Resurrection | movie reviews


The most interesting aspect of Resurrection just guessed how crazy the main character is and if everything she sees is real. Still, they’re mostly intellectual curiosities and I’m not sure how effective they will be in the feature film format. My feeling is that Resurrection
could have worked better as a short film. In less than an hour, it could have been scary and unsettling enough to work without being weighed down by narrative issues. At over 100 minutes, that seems too long and the law of diminishing returns is in effect. Once we recognize the underlying dynamic, the film becomes less of a story and more of an actor/director exercise.

The setup introduces us to Margaret (Rebecca Hall), whose perspective represents that of the film. It’s not specifically a first-person film, but we see the world through Margaret’s eyes nonetheless. Initially, she appears to be a very capable businesswoman, able to wow clients, build trust with colleagues, and mentor an intern. At home, she’s a loving single mother who dreads the inevitable separation when her 18-year-old daughter Abbie (Grace Kaufman) heads off to college. His only flaw seems to be that he is having an affair with a married man.

Next comes the biotech conference where Margaret spots him. He’s David (Tim Roth), the proverbial man from her past, and when she tells the story of her life with him, it paints David in a poor light. But there are some truly odd details in this account, not the least of which David may have eat the baby boy he and Margaret had. A plot twist like this needs to be handled properly for it to seem plausible rather than absurd and writer/director Andrew Semans doesn’t quite handle it.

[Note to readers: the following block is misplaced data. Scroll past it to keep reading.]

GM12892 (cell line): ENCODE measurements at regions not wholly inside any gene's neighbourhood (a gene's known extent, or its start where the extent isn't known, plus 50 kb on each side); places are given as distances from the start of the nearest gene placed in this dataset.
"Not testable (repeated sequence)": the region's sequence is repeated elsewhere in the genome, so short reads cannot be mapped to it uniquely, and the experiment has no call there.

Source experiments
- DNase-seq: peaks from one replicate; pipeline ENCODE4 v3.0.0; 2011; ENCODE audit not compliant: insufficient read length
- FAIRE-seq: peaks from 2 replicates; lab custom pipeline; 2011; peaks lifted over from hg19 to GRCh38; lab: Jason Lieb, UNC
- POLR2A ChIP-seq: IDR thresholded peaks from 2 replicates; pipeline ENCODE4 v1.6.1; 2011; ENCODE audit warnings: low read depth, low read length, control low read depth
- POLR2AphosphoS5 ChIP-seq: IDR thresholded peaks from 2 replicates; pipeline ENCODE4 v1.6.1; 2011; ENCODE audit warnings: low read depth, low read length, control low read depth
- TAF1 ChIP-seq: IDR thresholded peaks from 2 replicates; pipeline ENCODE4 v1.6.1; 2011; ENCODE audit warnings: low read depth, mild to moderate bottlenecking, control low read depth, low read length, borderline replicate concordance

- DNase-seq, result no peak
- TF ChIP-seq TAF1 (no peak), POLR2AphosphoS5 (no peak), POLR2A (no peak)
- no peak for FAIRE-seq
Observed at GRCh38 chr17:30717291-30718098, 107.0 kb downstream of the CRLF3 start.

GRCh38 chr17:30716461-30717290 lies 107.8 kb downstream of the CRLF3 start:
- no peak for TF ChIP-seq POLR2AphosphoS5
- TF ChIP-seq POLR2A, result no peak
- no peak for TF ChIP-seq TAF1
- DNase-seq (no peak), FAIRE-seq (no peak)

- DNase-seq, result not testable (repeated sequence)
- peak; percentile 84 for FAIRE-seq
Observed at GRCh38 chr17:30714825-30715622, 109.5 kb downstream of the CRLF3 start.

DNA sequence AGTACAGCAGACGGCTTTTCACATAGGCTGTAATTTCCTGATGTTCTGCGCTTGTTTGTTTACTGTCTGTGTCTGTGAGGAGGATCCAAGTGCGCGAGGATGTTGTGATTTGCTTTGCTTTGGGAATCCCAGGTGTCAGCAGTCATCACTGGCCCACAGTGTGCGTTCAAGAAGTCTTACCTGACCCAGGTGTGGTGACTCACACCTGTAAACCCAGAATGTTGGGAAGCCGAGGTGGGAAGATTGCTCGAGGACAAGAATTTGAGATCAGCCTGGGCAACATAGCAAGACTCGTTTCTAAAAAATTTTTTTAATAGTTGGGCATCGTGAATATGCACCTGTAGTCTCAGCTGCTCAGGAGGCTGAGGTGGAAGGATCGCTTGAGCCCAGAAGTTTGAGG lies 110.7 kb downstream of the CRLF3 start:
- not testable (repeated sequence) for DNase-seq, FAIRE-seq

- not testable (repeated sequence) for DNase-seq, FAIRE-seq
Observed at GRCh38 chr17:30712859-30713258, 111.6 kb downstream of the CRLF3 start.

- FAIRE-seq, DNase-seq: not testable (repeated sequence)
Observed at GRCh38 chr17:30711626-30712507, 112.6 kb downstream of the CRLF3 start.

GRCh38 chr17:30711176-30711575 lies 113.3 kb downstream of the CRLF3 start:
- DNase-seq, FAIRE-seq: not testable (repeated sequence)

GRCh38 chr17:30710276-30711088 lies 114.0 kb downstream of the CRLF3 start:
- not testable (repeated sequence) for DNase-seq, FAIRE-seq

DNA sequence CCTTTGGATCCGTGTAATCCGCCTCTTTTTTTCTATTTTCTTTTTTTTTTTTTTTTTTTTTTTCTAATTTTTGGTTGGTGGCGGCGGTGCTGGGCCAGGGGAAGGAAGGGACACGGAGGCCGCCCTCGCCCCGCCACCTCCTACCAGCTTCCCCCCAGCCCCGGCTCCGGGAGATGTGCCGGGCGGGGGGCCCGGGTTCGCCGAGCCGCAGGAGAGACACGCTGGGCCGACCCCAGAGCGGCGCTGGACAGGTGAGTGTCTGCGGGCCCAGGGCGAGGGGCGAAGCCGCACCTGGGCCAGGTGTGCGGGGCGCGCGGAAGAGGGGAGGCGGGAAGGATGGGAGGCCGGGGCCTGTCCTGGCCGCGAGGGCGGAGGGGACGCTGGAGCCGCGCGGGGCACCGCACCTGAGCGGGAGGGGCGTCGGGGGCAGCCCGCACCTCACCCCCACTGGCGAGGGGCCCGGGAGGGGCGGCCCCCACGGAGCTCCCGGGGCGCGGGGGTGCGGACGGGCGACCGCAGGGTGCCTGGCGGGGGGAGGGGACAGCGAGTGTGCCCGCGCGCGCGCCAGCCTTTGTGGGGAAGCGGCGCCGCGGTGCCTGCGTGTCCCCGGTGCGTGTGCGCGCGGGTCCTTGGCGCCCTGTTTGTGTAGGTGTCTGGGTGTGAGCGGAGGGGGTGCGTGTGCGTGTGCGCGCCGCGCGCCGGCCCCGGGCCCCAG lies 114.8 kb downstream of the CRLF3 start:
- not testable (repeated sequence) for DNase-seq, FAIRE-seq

The least effective elements in Resurrection are the supernatural. This is most evident at the climax when the gore is flowing freely but in such a way that it’s borderline comedic (and I’m pretty sure that wasn’t Semans’ intention). The best parts of the film are the most grounded. The scenes of Margaret becoming progressively unbalanced have more impact than the Extraterrestrial-inspired. I was most invested in the film when trying to decide if David was real, and if so, if he was the stalker or the victim. For a while, at least until it feels like we’re dragging it, the ambiguity is delicious.

There’s precision in the way Resurrection is featured with Semans and his cinematographer, Wyatt Garfield, composing shots using different lighting techniques, filters and mirrors. The atmospheres are more austere than dark. It’s certainly refreshing to find a horror movie where the viewer isn’t forced to squint in a vain attempt to pierce the darkness and penetrate the shadows. And, while the movie has at least some traditional crass bloodshed, it’s less about special effects and more about Hall’s transformative acting. (Hers is a fierce, fully engaged performance.)

Resurrection falls into the expanded category of adult horror that attempts to reclaim the genre from the PG-13 variant with its creepy scares and cliches. Although more accessible than some other films in this genre (which vary from the obtuse mother! to great You won’t be alone), Resurrection is more notable for the performances of Tim Roth, Grace Kaufman and especially Rebecca Hall than the supernatural elements or the narrative.


Resurrection (US, 2022)





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